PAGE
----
All right, I don't know if Richard Petty Motorsports rules. But I like RPM. And how happy would you be if the King's new team won a race?
The car he made famous, No. 43, is red and white. It looks fast, sitting there in a hotel ballroom Monday during the NASCAR Spring Media Tour hosted by Lowe's Motor Speedway. Reed Sorensen will drive it.
I wrote about Reed once after a long conversation in Daytona Beach. I figured we'd have a connection. But he was a worse interview than Raymond Felton of the Charlotte Bobcats. Just as baseball has the Mendoza line, I have the Felton line, If a guy is less quotable than Raymond, I talk to him only if I have to. I had to talk to Reed Monday.
I love talking to Petty. He says he long ago promised his mother that his car would never bear the name of a company associated with alcohol. And even though the Gillett Evernham Motorsports team with which Petty's team merged has an association with Budweiser, Petty says there is no Budweiser sticker on the cars he made famous, 43 and 44.
I saw at least 66 stickers on the 43 car. None said Budweiser.
"My mother would come back and haunt us all," Petty says.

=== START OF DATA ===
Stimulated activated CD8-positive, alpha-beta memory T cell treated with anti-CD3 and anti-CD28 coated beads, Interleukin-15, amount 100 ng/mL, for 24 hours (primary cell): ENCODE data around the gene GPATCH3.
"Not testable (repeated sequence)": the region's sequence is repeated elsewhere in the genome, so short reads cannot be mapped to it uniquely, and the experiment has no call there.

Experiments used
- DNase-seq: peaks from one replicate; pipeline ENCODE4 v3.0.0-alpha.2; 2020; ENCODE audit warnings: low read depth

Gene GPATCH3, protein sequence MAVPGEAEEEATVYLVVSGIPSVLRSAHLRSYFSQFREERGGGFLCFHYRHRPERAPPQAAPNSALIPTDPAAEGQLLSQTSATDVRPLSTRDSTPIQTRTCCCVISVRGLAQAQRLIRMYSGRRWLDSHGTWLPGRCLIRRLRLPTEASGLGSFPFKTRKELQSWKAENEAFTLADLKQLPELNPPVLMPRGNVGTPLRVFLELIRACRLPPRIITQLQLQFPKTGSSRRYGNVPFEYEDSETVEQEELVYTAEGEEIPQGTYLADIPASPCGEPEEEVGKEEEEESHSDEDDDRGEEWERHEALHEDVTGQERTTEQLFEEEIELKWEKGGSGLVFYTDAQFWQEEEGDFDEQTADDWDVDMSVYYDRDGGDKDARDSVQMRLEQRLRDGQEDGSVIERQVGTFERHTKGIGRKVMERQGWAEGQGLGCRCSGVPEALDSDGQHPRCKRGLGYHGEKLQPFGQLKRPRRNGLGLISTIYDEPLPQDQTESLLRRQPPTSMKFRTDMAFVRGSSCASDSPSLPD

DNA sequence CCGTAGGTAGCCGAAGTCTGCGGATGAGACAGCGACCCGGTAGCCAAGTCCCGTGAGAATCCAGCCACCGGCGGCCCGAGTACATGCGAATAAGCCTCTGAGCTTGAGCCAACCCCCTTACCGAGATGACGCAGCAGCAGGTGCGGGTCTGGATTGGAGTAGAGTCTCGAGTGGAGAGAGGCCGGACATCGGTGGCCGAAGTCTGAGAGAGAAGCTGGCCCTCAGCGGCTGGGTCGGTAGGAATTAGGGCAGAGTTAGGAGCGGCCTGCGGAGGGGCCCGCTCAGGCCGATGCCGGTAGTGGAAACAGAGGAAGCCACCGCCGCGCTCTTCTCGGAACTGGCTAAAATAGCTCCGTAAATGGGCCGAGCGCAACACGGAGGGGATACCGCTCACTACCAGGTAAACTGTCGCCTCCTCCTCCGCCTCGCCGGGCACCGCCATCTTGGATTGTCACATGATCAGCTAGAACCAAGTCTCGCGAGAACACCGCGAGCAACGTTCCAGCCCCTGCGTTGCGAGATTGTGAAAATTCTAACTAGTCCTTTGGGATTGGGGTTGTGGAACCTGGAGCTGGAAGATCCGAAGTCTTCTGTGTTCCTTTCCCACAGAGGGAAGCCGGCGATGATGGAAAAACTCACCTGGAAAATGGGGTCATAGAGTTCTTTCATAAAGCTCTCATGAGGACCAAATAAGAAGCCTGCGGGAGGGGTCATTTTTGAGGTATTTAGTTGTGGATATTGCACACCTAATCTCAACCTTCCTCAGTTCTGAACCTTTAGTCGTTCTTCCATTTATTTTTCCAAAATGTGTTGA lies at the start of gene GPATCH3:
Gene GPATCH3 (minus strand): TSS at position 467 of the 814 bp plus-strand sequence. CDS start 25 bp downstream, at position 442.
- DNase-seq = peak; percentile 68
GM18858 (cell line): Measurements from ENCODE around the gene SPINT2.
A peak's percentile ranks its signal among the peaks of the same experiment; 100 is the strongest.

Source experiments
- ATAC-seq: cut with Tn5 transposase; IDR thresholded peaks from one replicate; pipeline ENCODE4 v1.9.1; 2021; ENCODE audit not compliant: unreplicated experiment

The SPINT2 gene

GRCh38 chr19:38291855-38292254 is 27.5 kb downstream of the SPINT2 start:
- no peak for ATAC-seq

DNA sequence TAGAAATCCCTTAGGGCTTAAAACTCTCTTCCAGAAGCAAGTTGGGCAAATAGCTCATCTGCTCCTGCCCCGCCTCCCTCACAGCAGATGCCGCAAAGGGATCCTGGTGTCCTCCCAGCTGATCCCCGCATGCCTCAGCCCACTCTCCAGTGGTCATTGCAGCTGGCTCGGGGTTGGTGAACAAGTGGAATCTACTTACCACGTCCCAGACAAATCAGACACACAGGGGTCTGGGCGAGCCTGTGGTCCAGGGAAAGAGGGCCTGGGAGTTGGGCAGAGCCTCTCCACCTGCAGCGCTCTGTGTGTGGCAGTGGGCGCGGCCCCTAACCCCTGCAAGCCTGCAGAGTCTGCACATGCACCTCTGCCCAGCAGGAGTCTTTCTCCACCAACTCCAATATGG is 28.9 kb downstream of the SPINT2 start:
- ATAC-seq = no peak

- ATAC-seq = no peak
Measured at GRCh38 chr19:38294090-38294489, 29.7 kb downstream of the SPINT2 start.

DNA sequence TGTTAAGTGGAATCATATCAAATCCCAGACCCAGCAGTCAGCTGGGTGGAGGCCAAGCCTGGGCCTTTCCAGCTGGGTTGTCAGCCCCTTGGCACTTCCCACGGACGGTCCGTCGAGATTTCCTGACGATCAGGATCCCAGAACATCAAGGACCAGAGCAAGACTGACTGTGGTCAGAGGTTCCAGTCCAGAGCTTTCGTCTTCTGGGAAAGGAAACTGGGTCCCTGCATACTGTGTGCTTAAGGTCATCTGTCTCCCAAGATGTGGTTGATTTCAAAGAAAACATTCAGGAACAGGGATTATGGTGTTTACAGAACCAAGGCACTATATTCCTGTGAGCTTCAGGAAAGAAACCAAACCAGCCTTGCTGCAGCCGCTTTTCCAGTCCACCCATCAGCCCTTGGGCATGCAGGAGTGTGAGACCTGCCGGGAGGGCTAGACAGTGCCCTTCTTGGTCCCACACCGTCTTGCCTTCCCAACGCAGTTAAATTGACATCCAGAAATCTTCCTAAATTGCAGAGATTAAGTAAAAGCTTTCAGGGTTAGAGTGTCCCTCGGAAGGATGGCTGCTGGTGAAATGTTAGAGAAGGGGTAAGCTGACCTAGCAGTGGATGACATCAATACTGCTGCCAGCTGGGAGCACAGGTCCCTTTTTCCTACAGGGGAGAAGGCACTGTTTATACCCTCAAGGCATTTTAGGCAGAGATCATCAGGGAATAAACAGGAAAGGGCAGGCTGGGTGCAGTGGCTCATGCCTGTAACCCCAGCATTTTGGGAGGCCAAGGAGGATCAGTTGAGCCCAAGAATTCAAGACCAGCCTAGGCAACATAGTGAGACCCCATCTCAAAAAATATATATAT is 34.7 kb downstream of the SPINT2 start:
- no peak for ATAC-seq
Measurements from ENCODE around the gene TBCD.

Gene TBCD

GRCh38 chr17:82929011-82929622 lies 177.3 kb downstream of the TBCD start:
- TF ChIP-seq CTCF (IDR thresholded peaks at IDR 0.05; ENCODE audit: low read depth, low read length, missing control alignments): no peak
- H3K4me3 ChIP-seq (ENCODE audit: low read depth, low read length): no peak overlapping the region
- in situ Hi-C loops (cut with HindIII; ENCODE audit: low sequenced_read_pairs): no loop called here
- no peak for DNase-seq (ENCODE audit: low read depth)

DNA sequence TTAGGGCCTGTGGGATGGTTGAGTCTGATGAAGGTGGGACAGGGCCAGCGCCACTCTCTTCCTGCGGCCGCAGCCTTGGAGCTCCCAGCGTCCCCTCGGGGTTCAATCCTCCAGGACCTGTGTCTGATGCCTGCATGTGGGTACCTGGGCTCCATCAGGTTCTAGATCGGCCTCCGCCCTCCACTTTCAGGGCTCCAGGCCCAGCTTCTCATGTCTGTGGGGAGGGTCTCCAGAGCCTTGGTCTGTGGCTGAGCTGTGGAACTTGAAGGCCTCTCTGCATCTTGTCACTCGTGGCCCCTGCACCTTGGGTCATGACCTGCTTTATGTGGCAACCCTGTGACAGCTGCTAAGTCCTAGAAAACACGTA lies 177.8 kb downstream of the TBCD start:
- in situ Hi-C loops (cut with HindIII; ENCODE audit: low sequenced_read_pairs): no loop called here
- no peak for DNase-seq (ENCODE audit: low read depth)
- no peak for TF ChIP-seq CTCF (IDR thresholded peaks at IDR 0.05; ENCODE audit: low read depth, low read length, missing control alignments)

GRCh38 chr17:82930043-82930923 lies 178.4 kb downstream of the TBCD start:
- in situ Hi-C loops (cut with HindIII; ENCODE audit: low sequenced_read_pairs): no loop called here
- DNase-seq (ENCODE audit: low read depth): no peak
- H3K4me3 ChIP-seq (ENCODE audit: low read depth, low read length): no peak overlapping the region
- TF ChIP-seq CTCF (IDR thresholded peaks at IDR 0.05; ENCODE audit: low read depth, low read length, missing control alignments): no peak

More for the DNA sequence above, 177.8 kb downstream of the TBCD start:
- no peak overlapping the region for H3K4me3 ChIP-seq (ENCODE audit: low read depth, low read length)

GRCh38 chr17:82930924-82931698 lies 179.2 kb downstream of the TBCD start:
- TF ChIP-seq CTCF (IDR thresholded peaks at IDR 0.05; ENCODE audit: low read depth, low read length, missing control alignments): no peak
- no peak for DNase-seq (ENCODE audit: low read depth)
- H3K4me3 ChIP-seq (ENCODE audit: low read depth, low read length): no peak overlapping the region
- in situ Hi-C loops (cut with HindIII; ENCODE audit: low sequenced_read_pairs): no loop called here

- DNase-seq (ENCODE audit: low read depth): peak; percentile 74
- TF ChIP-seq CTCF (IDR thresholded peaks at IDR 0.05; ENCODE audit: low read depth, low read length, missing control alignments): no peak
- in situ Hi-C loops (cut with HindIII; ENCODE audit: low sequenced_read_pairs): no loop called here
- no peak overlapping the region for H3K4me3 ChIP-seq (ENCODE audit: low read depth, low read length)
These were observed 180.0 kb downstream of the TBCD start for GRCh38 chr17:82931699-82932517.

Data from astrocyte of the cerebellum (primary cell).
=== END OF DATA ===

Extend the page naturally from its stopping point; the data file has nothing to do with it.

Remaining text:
Petty says he had a list; if GEM did not agree to the contents, there would be no merger.
One was that three employees -- Robbie Loomis, Dale Inman and Brian Moffitt -- join him.
"I ain't coming if my people ain't coming," Petty says.
The unveiling of the new team's logo was supposed to be dramatic, but Foster Gillett accidently knocked the cover off and there it was.
Gillett turned almost as red as the 43 car.
"You done good, buddy," Petty told him.
Loomis says he isn't sure what his new title will be, but he'll help run the operation. He says Petty won't go to the drivers and insist they listen to his sage and learned advice. But he will offer suggestions. If they listen, fine, and if they don't fine.
Why wouldn't they listen?
Petty approached two of us before his news conference and began to talk. Soon there were 50 people around him. He is as gracious and as unpretentious as anybody that has slipped behind a steering wheel, and he always has something to say.
We listened. And we were honored to have the opportunity.